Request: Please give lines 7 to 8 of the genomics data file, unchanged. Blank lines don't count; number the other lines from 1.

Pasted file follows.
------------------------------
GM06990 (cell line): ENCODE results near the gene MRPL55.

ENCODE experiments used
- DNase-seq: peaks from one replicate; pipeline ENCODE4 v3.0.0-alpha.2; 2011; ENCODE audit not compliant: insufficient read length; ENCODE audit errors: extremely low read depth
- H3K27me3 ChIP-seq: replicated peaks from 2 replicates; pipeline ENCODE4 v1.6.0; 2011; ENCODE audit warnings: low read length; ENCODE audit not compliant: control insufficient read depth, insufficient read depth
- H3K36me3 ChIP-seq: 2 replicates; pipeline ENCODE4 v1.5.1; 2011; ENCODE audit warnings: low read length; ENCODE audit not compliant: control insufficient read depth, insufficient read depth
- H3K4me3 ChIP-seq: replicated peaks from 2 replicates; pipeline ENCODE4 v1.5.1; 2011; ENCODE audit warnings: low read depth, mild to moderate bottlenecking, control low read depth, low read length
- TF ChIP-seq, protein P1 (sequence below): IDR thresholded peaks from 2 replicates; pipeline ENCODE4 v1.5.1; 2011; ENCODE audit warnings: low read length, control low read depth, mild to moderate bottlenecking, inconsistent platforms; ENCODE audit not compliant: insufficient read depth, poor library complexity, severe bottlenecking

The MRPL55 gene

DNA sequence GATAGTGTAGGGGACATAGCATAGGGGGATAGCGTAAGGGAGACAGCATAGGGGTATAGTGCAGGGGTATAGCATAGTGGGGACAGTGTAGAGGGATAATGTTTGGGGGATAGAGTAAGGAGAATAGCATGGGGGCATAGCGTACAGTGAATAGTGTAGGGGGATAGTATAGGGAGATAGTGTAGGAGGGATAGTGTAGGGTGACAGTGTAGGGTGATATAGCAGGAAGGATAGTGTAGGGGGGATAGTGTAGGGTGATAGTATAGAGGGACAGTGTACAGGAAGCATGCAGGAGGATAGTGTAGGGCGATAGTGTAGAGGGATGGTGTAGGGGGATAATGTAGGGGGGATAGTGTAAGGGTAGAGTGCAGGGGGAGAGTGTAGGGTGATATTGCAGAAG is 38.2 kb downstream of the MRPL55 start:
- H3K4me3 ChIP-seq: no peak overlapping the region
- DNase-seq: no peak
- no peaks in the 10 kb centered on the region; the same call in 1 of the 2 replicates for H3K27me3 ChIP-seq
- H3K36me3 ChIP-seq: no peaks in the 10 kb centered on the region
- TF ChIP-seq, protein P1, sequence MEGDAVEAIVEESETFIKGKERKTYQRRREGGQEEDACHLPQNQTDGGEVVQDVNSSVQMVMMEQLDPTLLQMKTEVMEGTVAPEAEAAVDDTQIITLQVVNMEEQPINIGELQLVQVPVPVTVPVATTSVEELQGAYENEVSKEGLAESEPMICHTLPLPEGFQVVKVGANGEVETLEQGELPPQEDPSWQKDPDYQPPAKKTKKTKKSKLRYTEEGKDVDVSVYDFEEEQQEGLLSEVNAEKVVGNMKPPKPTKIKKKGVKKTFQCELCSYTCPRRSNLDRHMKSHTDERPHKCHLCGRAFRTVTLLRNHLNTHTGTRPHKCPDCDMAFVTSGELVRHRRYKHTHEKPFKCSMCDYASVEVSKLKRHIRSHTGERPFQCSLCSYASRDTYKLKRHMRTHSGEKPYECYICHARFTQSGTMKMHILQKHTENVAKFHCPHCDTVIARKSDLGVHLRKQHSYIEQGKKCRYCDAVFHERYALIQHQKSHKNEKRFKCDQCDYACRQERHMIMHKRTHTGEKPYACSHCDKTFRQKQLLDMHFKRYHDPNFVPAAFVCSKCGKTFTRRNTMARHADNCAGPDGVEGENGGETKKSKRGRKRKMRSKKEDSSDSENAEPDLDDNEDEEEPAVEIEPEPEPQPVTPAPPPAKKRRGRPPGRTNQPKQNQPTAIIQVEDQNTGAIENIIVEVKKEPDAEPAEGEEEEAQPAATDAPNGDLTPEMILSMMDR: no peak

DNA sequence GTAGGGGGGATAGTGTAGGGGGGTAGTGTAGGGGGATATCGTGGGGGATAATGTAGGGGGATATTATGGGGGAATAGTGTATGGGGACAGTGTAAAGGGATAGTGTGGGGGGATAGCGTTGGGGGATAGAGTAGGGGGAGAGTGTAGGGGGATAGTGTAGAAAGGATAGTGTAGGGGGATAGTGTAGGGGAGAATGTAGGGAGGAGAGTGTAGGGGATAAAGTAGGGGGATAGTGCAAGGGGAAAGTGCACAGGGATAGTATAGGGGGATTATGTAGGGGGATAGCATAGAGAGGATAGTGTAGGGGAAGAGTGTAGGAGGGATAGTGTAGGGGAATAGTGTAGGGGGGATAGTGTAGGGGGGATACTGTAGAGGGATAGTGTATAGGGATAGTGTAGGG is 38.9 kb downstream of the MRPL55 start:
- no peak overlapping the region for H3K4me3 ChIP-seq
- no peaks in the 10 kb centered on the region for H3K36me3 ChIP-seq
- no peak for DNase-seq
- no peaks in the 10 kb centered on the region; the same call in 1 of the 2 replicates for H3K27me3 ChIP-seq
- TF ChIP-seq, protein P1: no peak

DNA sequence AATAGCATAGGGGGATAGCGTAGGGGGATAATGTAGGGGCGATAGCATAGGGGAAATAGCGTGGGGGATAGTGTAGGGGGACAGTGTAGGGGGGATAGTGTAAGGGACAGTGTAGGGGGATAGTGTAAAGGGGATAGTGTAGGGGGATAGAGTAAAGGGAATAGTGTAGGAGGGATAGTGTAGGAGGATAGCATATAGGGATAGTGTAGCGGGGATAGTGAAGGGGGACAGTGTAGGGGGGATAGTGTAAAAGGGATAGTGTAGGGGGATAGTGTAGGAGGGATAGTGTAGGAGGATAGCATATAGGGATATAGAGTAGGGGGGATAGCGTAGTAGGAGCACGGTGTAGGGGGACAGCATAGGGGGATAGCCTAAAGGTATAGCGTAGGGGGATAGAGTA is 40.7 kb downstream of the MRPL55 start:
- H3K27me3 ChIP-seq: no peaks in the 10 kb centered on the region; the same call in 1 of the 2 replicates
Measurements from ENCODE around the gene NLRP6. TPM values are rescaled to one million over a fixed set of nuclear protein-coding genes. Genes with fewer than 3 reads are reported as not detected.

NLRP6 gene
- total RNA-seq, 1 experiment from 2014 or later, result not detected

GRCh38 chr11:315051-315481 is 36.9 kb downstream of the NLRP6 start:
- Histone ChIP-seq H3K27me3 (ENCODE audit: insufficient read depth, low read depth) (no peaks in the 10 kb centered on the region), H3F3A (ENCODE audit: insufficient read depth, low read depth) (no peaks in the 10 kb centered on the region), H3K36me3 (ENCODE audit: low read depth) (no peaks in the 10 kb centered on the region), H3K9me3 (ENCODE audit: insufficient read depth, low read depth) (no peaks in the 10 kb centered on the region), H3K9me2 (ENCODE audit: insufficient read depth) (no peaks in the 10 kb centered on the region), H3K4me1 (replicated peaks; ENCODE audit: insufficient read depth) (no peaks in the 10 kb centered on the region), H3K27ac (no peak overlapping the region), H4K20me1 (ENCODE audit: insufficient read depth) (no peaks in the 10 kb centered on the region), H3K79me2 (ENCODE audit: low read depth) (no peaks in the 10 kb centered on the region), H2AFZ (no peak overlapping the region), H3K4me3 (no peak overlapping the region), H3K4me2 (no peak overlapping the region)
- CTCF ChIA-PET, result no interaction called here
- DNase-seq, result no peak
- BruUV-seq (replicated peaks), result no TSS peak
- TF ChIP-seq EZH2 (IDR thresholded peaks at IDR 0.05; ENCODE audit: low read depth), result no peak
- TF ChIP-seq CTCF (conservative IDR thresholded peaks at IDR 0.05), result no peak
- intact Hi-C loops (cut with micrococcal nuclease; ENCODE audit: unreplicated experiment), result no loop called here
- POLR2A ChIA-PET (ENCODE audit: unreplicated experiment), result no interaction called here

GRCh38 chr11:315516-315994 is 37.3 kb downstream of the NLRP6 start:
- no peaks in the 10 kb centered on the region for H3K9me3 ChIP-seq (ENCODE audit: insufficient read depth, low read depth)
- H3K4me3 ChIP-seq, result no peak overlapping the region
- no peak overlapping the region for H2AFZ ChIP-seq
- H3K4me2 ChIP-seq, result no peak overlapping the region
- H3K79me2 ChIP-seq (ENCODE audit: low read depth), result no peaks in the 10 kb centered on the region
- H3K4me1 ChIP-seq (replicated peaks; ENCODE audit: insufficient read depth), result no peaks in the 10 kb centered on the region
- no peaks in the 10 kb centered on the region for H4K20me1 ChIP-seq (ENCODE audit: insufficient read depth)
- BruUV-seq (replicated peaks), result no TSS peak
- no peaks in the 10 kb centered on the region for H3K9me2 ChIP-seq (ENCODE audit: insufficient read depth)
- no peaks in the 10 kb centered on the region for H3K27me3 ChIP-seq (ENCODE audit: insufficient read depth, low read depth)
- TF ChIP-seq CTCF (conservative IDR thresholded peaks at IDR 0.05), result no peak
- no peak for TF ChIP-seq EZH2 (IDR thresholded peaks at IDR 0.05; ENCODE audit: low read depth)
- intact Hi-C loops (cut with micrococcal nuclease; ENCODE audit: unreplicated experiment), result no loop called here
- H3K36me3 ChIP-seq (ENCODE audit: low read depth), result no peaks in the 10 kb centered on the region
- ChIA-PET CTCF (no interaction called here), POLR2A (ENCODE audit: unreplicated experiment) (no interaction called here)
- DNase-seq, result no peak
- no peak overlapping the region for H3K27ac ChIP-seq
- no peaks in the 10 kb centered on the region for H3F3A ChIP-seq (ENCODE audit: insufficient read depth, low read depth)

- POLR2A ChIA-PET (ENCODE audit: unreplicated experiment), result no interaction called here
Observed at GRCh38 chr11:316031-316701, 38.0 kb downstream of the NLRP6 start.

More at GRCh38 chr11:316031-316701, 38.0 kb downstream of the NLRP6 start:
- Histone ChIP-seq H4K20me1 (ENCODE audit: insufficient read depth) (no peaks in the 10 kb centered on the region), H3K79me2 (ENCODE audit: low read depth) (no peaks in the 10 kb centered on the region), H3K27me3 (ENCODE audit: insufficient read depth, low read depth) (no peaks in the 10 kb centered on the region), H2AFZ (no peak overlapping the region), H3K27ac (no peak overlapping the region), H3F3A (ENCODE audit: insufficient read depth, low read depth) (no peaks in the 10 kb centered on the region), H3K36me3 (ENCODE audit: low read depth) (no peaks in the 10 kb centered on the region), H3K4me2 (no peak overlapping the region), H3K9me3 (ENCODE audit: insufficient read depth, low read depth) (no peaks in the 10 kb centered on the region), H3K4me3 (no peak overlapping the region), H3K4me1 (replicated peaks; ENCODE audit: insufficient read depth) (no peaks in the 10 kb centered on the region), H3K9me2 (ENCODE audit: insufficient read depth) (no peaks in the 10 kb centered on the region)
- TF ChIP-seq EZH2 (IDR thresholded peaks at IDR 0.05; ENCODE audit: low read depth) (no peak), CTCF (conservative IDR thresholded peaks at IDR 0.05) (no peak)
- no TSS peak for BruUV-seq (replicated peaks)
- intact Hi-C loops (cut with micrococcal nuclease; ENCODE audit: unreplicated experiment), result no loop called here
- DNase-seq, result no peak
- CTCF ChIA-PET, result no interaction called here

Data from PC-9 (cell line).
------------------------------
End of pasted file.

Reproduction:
- TF ChIP-seq, protein P1 (sequence below): IDR thresholded peaks from 2 replicates; pipeline ENCODE4 v1.5.1; 2011; ENCODE audit warnings: low read length, control low read depth, mild to moderate bottlenecking, inconsistent platforms; ENCODE audit not compliant: insufficient read depth, poor library complexity, severe bottlenecking

The MRPL55 gene